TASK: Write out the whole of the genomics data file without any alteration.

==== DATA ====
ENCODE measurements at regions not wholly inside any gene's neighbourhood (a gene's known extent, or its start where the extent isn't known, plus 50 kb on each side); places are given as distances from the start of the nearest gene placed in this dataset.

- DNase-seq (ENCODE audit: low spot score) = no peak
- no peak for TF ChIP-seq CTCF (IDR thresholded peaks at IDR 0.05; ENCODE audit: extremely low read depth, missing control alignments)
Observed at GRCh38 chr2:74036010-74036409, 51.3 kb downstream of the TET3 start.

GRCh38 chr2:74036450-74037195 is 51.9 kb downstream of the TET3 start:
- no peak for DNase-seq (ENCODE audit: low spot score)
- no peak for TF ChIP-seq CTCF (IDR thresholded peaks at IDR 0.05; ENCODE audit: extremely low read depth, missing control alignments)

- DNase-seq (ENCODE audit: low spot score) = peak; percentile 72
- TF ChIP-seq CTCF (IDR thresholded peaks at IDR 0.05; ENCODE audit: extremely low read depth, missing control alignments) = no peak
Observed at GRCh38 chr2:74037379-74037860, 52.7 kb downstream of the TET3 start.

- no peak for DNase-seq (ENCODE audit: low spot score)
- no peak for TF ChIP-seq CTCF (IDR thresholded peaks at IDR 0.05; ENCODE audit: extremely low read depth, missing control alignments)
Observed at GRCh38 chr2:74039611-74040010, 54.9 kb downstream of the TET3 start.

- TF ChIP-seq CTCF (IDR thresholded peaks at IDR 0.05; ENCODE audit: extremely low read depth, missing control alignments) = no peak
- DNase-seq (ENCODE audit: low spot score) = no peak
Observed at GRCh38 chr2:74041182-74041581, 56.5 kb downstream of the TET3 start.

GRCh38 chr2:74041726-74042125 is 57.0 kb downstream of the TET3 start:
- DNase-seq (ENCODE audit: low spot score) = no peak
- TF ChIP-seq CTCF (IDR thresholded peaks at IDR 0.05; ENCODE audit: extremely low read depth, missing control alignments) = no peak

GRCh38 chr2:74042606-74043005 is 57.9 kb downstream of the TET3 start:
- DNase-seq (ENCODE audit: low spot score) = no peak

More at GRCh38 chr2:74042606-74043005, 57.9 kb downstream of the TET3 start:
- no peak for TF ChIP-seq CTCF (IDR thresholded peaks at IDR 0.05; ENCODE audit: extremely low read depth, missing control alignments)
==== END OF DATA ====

ENCODE measurements at regions not wholly inside any gene's neighbourhood (a gene's known extent, or its start where the extent isn't known, plus 50 kb on each side); places are given as distances from the start of the nearest gene placed in this dataset.

- DNase-seq (ENCODE audit: low spot score) = no peak
- no peak for TF ChIP-seq CTCF (IDR thresholded peaks at IDR 0.05; ENCODE audit: extremely low read depth, missing control alignments)
Observed at GRCh38 chr2:74036010-74036409, 51.3 kb downstream of the TET3 start.

GRCh38 chr2:74036450-74037195 is 51.9 kb downstream of the TET3 start:
- no peak for DNase-seq (ENCODE audit: low spot score)
- no peak for TF ChIP-seq CTCF (IDR thresholded peaks at IDR 0.05; ENCODE audit: extremely low read depth, missing control alignments)

- DNase-seq (ENCODE audit: low spot score) = peak; percentile 72
- TF ChIP-seq CTCF (IDR thresholded peaks at IDR 0.05; ENCODE audit: extremely low read depth, missing control alignments) = no peak
Observed at GRCh38 chr2:74037379-74037860, 52.7 kb downstream of the TET3 start.

- no peak for DNase-seq (ENCODE audit: low spot score)
- no peak for TF ChIP-seq CTCF (IDR thresholded peaks at IDR 0.05; ENCODE audit: extremely low read depth, missing control alignments)
Observed at GRCh38 chr2:74039611-74040010, 54.9 kb downstream of the TET3 start.

- TF ChIP-seq CTCF (IDR thresholded peaks at IDR 0.05; ENCODE audit: extremely low read depth, missing control alignments) = no peak
- DNase-seq (ENCODE audit: low spot score) = no peak
Observed at GRCh38 chr2:74041182-74041581, 56.5 kb downstream of the TET3 start.

GRCh38 chr2:74041726-74042125 is 57.0 kb downstream of the TET3 start:
- DNase-seq (ENCODE audit: low spot score) = no peak
- TF ChIP-seq CTCF (IDR thresholded peaks at IDR 0.05; ENCODE audit: extremely low read depth, missing control alignments) = no peak

GRCh38 chr2:74042606-74043005 is 57.9 kb downstream of the TET3 start:
- DNase-seq (ENCODE audit: low spot score) = no peak

More at GRCh38 chr2:74042606-74043005, 57.9 kb downstream of the TET3 start:
- no peak for TF ChIP-seq CTCF (IDR thresholded peaks at IDR 0.05; ENCODE audit: extremely low read depth, missing control alignments)